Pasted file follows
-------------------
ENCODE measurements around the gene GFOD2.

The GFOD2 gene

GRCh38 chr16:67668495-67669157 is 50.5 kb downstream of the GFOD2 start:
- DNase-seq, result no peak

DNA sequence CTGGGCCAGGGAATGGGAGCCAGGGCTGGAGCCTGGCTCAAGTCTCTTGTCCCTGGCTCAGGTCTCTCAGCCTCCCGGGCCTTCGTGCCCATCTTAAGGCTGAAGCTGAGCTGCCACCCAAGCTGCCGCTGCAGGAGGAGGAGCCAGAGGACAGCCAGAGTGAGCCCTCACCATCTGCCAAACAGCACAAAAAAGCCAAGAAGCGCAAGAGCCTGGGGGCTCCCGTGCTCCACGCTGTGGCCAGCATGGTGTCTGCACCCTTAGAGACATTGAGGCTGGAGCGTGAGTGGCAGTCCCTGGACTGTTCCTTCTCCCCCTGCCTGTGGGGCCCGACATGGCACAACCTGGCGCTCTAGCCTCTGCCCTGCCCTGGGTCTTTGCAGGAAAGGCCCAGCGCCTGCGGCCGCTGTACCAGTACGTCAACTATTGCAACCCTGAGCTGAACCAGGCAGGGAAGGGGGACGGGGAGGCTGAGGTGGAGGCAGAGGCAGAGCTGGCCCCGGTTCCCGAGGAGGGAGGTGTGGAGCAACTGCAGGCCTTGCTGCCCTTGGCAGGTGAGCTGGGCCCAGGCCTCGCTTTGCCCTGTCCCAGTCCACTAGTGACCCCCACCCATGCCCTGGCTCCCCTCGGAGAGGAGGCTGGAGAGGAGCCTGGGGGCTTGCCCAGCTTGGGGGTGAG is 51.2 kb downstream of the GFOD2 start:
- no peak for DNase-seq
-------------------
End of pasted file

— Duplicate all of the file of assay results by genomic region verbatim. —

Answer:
ENCODE measurements around the gene GFOD2.

The GFOD2 gene

GRCh38 chr16:67668495-67669157 is 50.5 kb downstream of the GFOD2 start:
- DNase-seq, result no peak

DNA sequence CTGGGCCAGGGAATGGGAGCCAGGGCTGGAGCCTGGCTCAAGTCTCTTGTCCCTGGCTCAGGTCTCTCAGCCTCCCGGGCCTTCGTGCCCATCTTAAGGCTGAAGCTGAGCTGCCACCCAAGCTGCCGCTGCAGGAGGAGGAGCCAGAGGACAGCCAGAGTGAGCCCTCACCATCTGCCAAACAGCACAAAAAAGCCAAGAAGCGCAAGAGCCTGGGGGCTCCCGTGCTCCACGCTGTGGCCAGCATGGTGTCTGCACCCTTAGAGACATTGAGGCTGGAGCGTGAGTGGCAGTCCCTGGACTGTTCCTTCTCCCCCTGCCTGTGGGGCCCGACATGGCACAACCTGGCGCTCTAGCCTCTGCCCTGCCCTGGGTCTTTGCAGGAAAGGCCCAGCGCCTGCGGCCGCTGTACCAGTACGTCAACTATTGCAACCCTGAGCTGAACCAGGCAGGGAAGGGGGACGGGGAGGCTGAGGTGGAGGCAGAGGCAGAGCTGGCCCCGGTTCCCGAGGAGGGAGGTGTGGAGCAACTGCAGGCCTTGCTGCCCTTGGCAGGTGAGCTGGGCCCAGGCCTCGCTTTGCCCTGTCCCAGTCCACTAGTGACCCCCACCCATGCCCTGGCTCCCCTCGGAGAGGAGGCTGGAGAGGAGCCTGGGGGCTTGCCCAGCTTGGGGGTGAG is 51.2 kb downstream of the GFOD2 start:
- no peak for DNase-seq